On October 18, 2022, the Watervliet Police Department was contacted by a victim who received a fraud alert that their credit card was unlawfully used at a local restaurant. As a result, members of the patrol division quickly responded and located the suspect, Justin Walker, in front of the business.  

 Through investigation, officers located the following fraudulent items (photo attached) in Walker’s possession: 


  • 33 credit cards  

  • 22 Visa gift cards 

  • Several check books   

  • Approximately $2,000 in U.S currency  

  • Two skimmer devices  

Watervliet Police charged Walker, a 27-year-old male (photo attached) with Identity Theft in the 1st Degree (Class D Felony), Forgery in the 2nd Degree (Class D Felony), Possession of a Forged Instrument in the 2nd Degree (Class D Felony), Grand Larceny in the 4th Degree (Class E Felony) and two counts of Unlawful Possession of a Skimmer Device in the 1st Degree (Class E Felony) 

Walker was initially arraigned in Watervliet City Court and remanded to the Albany County Correctional Facility without bail. However, on October 21, 2022, at the conclusion of a bail hearing, he was released on his own recognizance because the felonies charged are non-qualifying offenses which preclude the court from setting bail per New York’s bail reform laws.  

“New York is the only state, including the federal courts, that doesn’t authorize judges to consider the danger a defendant poses to the public when deciding bail. In virtually every instance, they must implement the least restrictive alternative possible to ensure a return to court. The lunacy of that speaks for itself,” commented Watervliet Police Chief Joseph Centanni. “This limitation has undeniably contributed to the release of countless offenders to wreak havoc in the streets the criminal justice system is designed to protect,” said Centanni.  

 Walker has an extensive criminal history dating back to 2011. Specifically, he has been arrested/convicted of robbery, identity theft, criminal possession of a forged instrument, criminal possession of a forgery device, grand larceny, criminal impersonation and driving while intoxicated (DWI). In 2018, Walker was convicted of Identity Theft in the 1st Degree and Attempted Criminal Possession of Forgery Devices and sentenced to two to four years in New York state prison. He was released in July 2021 after serving three years. Walker’s parole concluded in July 2022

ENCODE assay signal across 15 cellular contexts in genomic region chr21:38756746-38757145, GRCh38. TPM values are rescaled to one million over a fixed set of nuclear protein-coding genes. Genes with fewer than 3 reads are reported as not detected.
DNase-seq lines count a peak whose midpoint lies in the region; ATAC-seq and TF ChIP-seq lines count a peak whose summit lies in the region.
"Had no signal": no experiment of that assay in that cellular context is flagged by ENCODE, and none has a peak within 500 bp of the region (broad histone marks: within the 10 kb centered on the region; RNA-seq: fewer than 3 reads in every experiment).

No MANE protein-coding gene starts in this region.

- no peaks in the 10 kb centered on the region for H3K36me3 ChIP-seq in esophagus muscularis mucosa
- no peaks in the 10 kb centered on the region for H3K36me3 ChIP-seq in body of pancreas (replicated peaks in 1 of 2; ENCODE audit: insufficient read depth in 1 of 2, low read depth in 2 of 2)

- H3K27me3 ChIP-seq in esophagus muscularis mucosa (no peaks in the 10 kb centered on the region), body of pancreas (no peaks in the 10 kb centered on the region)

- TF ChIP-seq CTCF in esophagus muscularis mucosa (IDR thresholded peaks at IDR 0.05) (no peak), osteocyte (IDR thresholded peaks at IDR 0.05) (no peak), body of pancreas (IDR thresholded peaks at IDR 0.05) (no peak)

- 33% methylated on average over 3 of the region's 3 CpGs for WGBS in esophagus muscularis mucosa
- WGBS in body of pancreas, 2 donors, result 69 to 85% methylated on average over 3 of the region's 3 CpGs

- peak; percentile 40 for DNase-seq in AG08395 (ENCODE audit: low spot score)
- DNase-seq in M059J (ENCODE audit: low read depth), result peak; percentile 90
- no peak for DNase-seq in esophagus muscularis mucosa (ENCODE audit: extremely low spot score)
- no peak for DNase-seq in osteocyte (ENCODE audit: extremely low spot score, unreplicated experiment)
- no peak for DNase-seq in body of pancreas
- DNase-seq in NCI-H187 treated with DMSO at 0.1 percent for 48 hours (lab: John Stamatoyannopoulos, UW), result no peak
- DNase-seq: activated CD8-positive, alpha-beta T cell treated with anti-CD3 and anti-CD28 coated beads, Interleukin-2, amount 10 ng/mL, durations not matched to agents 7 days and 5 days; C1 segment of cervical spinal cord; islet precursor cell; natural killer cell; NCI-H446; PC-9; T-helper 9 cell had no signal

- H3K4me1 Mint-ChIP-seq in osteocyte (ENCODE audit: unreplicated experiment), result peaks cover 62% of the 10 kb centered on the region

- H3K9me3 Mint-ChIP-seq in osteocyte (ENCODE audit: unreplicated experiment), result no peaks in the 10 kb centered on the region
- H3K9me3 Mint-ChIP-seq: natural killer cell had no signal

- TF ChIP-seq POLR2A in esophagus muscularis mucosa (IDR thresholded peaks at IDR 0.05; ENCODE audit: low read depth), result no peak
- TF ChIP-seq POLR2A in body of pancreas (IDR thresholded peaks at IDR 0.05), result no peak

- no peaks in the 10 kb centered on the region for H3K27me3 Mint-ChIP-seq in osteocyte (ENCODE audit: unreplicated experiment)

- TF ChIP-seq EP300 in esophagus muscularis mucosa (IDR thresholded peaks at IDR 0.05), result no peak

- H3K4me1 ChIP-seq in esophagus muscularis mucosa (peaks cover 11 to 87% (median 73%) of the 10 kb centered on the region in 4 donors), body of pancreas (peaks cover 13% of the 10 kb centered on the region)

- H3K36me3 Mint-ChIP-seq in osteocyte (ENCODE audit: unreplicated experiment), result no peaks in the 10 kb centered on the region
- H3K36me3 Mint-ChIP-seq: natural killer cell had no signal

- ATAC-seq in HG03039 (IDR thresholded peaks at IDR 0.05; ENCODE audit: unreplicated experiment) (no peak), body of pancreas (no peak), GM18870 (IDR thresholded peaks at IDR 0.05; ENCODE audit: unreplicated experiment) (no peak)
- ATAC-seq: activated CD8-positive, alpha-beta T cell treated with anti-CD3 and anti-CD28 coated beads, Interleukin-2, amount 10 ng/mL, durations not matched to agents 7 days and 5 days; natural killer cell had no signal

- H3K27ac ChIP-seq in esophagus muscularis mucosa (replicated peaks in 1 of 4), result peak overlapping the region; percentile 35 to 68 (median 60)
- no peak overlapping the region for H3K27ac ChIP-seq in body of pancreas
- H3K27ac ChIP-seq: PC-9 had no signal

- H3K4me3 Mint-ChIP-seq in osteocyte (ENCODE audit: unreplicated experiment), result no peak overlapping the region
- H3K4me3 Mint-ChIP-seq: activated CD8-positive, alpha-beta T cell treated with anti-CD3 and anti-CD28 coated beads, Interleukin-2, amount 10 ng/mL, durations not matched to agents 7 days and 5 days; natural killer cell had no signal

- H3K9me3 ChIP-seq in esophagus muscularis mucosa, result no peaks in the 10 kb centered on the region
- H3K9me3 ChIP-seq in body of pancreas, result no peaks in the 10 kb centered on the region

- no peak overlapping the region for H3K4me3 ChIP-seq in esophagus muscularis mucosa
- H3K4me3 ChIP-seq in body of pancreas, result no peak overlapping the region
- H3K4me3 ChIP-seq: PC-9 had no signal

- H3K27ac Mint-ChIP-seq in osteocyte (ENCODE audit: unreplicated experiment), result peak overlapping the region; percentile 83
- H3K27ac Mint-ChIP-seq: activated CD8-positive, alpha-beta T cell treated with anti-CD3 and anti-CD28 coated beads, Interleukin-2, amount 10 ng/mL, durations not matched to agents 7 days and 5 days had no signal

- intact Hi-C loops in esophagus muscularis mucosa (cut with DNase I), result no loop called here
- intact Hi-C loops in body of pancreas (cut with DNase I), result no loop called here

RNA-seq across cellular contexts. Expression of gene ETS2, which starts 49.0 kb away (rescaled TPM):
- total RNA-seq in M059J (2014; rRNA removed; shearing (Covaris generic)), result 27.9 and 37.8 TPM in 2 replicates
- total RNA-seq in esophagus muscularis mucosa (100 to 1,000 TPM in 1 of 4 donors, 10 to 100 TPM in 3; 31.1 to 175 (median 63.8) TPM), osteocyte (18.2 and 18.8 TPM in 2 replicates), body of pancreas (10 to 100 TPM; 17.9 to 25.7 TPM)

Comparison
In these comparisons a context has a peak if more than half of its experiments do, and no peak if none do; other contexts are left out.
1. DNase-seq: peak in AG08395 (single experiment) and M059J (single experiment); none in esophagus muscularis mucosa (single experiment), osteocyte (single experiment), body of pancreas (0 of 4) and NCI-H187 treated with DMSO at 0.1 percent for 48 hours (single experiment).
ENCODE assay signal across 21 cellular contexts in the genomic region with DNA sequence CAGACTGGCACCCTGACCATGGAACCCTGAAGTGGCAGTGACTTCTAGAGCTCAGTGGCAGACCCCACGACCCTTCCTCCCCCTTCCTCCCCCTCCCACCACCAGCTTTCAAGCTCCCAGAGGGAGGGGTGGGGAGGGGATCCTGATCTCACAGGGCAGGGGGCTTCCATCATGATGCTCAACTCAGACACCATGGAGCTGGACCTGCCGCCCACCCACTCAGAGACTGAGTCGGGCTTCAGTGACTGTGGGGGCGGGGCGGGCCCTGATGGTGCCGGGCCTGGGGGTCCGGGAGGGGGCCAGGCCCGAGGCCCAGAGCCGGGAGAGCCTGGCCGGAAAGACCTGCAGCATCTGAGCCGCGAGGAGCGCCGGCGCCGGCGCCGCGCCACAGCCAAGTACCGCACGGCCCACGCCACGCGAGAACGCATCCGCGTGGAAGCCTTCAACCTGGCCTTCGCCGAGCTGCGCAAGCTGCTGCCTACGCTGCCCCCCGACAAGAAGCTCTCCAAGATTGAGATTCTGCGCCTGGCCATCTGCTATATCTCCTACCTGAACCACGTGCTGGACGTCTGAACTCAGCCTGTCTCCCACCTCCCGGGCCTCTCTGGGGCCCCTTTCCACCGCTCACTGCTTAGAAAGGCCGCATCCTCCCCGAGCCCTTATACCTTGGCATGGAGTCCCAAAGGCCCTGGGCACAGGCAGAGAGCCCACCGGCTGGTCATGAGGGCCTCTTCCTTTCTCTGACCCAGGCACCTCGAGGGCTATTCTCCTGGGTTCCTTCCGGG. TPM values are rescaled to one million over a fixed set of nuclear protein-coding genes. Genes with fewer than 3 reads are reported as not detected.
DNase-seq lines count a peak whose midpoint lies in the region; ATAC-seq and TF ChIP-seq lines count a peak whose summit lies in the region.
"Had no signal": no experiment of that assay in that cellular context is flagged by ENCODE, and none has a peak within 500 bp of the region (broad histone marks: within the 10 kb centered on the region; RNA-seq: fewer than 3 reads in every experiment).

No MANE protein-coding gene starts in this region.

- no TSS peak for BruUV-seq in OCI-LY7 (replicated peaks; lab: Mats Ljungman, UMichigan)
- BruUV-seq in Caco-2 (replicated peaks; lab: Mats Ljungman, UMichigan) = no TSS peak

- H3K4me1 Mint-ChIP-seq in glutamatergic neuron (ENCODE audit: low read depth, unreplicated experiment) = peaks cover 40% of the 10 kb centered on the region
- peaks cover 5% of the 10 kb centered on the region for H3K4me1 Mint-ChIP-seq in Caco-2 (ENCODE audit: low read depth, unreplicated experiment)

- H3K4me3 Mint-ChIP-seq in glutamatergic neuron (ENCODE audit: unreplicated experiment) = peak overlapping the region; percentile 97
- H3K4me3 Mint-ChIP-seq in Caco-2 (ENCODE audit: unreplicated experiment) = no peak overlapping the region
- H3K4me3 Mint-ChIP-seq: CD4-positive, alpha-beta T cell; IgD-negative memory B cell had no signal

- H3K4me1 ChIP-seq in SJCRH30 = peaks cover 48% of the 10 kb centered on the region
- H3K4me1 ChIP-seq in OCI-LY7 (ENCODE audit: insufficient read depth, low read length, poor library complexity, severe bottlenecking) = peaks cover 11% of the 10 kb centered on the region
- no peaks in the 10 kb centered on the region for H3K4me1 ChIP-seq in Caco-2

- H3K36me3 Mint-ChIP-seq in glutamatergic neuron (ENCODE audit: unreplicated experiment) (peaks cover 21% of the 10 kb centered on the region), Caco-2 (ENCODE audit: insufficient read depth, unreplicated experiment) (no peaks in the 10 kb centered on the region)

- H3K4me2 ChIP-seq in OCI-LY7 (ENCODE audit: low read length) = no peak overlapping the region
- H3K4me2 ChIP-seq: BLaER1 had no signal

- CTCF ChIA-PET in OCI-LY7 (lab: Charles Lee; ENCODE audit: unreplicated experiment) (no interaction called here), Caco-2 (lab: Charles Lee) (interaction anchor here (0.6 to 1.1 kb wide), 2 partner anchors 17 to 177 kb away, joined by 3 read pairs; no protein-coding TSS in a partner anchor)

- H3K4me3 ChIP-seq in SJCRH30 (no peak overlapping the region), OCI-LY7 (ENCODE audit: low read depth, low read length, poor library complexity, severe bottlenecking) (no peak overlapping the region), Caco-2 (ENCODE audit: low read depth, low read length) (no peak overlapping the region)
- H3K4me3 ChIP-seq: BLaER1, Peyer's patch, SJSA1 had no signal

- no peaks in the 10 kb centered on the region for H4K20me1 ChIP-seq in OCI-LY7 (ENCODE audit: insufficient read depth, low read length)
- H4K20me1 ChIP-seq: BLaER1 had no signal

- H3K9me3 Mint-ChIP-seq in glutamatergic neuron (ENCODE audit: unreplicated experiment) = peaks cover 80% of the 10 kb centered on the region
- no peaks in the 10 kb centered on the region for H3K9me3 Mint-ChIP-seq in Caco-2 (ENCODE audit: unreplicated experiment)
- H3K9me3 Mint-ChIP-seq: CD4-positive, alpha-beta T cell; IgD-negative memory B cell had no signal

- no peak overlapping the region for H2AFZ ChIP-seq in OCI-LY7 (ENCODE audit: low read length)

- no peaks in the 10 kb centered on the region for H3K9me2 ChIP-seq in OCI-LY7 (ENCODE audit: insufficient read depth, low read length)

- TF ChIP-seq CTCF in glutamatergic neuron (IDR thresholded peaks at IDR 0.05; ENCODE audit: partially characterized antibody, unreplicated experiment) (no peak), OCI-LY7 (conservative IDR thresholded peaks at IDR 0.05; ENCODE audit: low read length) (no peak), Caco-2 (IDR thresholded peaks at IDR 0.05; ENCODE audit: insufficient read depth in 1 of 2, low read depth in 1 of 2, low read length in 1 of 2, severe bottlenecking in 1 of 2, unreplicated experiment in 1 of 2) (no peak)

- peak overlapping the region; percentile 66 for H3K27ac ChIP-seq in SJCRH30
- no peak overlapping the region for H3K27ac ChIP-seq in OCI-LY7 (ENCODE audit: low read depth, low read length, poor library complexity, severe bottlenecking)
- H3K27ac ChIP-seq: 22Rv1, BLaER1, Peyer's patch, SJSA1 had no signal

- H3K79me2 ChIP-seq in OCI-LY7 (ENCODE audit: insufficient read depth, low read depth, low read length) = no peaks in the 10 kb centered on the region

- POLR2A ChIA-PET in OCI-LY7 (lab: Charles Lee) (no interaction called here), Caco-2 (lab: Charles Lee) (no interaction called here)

“This defendant has repeatedly committed these thefts with zero consideration for the impact it has on others. We commend the victim for their quick thinking and notification which was pivotal in helping officers locate this offender and prevent him from adding someone else to his list. The department remains committed to removing dangerous criminals from our streets,” said Watervliet Police Chief Joseph Centanni.   

 Skimmers are devices that enable thieves to read the magnetic stripe and store the information on your credit or debit card when you use it at an ATM, gas pump, or other pointofsale purchase. Once stolen, criminals can create counterfeit cards, make internet or over-the-phone purchases, or use the information to commit identity theft. 

Spotting a skimmer device is difficult but there are a few things that can mitigate your risk. Some include: 

  1. Making purchases with chip-enabled cards 

  2. Using an online or mobile payment service 

  1. Setting up alerts to monitor the activity on your credit and debit cards 

  2. Paying with cash instead of a card